Scientific Name: Litocranius walleri
Gerenuk means ‘giraffe-necked’ in the Somali language.
Although these beautiful and graceful antelopes were not known to European scientists until 1898, they have been represented in ancient Egyptian art since 5600 B.C.
STATUS: Gerenuks are common, but declining in number because they are hunted for their skins. They are listed as Near Threatened by the International Union for Conservation of Nature (IUCN).
HABITAT: Gerenuks live in East Africa in the dry, brushy areas of Somalia, eastern Ethiopia and Kenya.
DIET: Gerenuks browse in small herds and are picky eaters. With their long necks and nimble lips, gerenuks reach into middle branches and pull off the tender leaves, flowers, and a few kinds of fruit unavailable to the taller giraffe or the shorter dik-dik. They may even stand on their hind legs to get a better nibble. A gerenuk will not eat grass or herbs.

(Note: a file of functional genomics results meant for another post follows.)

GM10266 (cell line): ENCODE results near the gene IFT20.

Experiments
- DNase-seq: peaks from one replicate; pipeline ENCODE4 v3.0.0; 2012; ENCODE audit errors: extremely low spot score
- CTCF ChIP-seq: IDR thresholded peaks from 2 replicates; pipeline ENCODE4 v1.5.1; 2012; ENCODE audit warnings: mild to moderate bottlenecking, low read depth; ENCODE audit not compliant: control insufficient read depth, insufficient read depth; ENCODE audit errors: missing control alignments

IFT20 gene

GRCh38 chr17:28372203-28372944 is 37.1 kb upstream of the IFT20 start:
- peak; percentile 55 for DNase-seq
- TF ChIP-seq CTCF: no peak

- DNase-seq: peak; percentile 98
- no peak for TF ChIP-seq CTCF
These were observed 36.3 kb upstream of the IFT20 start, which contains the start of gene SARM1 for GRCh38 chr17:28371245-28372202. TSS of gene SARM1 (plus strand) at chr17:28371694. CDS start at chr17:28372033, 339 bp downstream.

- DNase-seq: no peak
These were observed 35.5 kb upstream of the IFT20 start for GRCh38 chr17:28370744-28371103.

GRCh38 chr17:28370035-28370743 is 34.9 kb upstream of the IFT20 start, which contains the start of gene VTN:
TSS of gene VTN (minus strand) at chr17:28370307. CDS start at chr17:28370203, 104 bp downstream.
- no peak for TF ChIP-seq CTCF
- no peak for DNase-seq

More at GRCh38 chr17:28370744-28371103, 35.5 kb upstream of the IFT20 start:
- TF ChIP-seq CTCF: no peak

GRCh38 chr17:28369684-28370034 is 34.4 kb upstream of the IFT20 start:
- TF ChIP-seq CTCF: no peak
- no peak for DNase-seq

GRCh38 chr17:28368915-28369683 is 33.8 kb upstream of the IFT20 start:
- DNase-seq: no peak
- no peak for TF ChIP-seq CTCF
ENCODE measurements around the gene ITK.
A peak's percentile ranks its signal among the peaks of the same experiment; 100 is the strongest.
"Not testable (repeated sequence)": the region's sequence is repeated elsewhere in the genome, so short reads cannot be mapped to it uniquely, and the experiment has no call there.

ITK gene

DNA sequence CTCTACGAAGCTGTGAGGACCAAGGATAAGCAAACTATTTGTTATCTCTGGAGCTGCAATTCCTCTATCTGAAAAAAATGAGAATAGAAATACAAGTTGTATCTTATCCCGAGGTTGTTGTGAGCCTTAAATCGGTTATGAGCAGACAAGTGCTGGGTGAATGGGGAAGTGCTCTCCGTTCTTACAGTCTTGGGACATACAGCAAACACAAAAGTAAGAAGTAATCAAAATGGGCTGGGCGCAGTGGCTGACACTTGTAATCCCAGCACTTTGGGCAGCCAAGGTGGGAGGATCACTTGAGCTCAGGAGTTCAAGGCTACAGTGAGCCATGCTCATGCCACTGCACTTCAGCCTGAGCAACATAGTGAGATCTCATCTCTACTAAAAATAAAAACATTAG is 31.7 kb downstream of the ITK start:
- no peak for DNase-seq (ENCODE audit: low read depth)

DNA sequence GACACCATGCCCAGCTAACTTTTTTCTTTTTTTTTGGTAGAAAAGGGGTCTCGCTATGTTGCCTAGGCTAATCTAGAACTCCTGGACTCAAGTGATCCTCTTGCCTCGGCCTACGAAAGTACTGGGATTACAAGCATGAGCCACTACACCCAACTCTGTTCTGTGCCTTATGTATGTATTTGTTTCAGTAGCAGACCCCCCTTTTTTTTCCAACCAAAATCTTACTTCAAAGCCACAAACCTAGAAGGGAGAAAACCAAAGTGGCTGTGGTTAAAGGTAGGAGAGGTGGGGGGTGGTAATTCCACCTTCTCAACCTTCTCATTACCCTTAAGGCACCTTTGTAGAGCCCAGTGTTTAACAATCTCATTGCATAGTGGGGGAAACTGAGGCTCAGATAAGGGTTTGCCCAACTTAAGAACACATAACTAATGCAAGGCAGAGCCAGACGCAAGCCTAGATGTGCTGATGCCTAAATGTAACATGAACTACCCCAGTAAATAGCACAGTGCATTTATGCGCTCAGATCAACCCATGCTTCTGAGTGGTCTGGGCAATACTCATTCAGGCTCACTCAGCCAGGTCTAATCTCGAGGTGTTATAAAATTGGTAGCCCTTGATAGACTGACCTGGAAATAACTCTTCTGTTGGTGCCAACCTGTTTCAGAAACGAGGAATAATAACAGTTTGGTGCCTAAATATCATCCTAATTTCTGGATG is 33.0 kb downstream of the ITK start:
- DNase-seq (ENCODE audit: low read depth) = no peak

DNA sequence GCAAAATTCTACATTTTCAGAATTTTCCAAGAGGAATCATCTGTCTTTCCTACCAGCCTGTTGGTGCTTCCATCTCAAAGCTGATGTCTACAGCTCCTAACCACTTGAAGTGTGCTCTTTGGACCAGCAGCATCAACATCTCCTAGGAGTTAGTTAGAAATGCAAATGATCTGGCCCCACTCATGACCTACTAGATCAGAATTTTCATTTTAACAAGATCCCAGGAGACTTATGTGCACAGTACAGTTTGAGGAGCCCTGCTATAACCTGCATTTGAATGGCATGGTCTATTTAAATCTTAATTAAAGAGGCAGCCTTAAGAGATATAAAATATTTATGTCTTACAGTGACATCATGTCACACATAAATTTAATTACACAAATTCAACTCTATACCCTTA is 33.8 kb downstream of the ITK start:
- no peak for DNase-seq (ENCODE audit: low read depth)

PHYSICAL CHARACTERISTICS: Standing about 28 to 37 inches at the shoulders and weighing 62 to 115 pounds, gerenuks are a medium-sized gazelle with long, slender legs and neck. On their small, wedge-shaped heads are two very large ears and big brown eyes placed well to the side. Only the males will have 14 to 17 inch long horns that hook forward at the tips.
Freeze or Flight?
Gerenuks are shy, slight creatures. When threatened or preyed upon, a gerenuk may stand very still behind a bush or a tree and slowly creep away with its head lowered, or gallop toward a place of safety. Although these antelopes are not particularly fast, they are difficult to chase because they dart in, around, and between the desert bushes and trees.